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Pinterest isn’t just another social media network.

What appears to be the fastest-growing social media site ever has become a huge traffic referral (arguably, more powerful than Google+) for all businesses. An increasing number of companies are leveraging the platform to reach a new audience, increase visits to their websites, and generate leads or retail sales. And guess what? It’s working.

Download this free, 43-page ebook and learn:

  • How Pinterest works and top reasons you should be using it
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  • Examples of how real-life businesses leverage Pinterest for growth

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“How to Use Pinterest for Business”

The Twitter Trolls: How to Deal with Criticism Online BY: Brian Thompson / MTT

It’s impossible to be liked by everyone. No matter what you say or do online you risk the potential of offending someone (or even just rubbing them the wrong way). But for a musician, writer, photographer or anyone in the creative arts it can get even worse. Your soul, your art, is on display… available for anyone to rip it to shreds.

Enter the world of The HatersThe Trolls. The Vociferous Nerds hiding in their parent’s basement behind a bag of half-eaten cheese doodles, whose job is to make everyone they encounter online feel worthless.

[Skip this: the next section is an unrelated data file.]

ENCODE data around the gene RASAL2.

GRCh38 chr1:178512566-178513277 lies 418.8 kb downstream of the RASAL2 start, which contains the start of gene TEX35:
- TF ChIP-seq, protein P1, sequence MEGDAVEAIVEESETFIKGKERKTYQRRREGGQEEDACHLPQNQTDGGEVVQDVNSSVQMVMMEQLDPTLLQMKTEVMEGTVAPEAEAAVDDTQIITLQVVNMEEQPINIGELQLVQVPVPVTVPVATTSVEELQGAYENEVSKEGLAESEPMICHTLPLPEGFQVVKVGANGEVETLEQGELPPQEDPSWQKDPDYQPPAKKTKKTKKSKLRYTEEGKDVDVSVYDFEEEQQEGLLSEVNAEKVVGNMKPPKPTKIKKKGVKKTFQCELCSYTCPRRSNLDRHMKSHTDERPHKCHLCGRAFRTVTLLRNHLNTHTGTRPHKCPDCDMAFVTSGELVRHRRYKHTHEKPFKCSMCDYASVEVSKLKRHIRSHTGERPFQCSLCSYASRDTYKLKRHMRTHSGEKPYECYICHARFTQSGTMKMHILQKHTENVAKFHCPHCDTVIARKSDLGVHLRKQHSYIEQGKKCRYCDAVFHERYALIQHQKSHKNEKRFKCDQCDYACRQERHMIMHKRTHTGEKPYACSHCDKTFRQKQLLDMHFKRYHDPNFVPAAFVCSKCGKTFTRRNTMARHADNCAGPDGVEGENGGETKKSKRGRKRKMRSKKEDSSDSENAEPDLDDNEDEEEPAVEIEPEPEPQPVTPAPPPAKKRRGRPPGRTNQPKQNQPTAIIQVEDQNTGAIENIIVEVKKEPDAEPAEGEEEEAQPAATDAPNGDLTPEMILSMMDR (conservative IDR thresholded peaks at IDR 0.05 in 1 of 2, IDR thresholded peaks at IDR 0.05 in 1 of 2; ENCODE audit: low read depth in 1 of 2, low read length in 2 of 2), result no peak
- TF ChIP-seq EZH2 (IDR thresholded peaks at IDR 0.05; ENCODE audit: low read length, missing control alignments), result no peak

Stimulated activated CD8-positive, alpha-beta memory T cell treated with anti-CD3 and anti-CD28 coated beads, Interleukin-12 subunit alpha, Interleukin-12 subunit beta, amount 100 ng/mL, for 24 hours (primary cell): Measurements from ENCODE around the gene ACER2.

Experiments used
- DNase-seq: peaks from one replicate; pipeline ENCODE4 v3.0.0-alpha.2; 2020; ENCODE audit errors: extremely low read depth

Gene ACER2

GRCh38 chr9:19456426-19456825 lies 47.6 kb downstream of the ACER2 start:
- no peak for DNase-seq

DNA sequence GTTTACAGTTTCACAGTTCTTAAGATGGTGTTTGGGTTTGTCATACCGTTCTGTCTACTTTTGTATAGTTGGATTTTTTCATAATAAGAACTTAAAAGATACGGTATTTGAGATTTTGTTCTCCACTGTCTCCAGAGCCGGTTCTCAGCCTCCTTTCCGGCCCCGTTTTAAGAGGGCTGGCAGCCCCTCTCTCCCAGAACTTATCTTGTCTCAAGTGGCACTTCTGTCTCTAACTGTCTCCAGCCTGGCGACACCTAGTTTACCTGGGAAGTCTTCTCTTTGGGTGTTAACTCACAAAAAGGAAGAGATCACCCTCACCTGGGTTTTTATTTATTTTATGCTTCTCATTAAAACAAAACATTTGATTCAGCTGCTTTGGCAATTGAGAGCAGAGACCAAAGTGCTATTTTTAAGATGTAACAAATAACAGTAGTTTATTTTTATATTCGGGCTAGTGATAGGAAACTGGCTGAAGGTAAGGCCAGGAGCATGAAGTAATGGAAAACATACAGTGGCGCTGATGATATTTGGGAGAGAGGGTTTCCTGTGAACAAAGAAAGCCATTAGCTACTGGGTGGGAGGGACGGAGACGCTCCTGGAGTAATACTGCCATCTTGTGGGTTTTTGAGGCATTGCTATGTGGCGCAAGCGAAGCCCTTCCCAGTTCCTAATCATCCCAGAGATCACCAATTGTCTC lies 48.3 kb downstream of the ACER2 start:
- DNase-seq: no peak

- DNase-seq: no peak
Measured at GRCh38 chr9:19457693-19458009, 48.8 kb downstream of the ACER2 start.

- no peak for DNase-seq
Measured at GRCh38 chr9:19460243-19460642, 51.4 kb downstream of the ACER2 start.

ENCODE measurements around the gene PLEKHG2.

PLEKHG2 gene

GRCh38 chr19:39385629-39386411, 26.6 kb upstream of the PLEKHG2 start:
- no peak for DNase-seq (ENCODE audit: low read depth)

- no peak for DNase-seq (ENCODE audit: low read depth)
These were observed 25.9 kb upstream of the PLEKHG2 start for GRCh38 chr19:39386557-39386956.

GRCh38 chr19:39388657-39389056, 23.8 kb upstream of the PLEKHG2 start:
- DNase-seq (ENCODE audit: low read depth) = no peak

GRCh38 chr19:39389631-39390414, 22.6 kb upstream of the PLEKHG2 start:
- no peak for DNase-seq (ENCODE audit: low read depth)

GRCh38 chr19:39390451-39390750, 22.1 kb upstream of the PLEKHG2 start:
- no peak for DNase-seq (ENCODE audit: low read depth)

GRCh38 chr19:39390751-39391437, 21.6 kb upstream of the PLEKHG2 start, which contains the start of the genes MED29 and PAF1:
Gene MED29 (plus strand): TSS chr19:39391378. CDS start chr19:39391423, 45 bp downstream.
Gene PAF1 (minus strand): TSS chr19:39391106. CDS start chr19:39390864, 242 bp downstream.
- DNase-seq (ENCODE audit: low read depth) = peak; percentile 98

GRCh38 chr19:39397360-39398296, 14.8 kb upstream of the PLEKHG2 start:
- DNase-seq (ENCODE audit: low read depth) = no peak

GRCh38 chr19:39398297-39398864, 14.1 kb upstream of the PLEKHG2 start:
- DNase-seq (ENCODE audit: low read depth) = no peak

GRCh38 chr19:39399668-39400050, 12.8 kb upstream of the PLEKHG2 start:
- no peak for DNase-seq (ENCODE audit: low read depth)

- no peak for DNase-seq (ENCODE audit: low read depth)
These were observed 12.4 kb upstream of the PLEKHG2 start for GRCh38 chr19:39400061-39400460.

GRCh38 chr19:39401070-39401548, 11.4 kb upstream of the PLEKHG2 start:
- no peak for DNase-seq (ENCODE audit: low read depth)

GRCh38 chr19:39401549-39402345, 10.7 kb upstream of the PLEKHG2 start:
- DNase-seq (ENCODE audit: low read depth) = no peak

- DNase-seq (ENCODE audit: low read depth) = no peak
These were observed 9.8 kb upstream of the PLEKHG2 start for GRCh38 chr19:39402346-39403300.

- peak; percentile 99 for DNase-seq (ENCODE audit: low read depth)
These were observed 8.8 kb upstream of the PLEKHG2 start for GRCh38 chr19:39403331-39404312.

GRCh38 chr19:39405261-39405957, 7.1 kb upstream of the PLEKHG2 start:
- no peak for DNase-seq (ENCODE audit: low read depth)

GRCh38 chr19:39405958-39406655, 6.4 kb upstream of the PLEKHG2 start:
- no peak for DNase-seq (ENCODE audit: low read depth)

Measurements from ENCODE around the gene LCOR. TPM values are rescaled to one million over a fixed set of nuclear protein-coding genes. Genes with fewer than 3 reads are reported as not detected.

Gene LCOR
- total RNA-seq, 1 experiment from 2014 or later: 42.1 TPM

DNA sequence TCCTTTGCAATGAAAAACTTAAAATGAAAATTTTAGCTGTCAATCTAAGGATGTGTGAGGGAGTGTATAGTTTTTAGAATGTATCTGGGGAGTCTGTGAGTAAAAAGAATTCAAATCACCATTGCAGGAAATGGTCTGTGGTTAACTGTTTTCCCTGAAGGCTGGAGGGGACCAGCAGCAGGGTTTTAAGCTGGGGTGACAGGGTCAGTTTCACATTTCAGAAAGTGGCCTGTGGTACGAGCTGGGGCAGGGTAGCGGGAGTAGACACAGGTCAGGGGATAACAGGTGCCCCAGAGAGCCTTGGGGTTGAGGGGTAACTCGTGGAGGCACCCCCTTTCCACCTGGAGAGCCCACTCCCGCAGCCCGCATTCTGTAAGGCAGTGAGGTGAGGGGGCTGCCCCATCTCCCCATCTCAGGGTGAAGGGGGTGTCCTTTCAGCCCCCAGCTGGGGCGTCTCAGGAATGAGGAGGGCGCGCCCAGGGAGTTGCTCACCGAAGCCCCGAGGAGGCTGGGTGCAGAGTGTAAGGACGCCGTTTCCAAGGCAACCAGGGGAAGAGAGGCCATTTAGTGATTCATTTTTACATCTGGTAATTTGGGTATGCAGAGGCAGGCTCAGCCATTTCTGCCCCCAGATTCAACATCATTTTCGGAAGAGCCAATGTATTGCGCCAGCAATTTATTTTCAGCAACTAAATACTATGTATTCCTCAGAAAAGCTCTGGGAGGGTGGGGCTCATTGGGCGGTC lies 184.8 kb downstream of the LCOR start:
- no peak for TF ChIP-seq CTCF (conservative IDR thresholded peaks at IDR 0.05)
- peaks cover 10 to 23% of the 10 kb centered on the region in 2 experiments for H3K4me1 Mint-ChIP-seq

The Twitter Troll has taken things to a whole new level. With the speed of delivering a text message, your ego and self worth can be crushed by a simple tweet sent from someone completely unknown to you… and delivered publicly for the whole world to see.

Receiving negative feedback is hard. But if it’s honest feedback, most people can hold their head high and accept it for what it is; an opinion and potentially a suggestion for improvement. But if the tweet you receive happens to be from a gutless troll who does it for sport, your temper will flare quicker than they can lick the cheese dust from their chubby little fingers.

Your first reaction will be to fire off a quick (and probably juvenile) response, delivered in a crude tone similar to that of the troll’s. But you must resist. You must take the higher ground my young tweeter. You must take a moment and breathe deep… and remember these wise words: Think twice. Tweet once.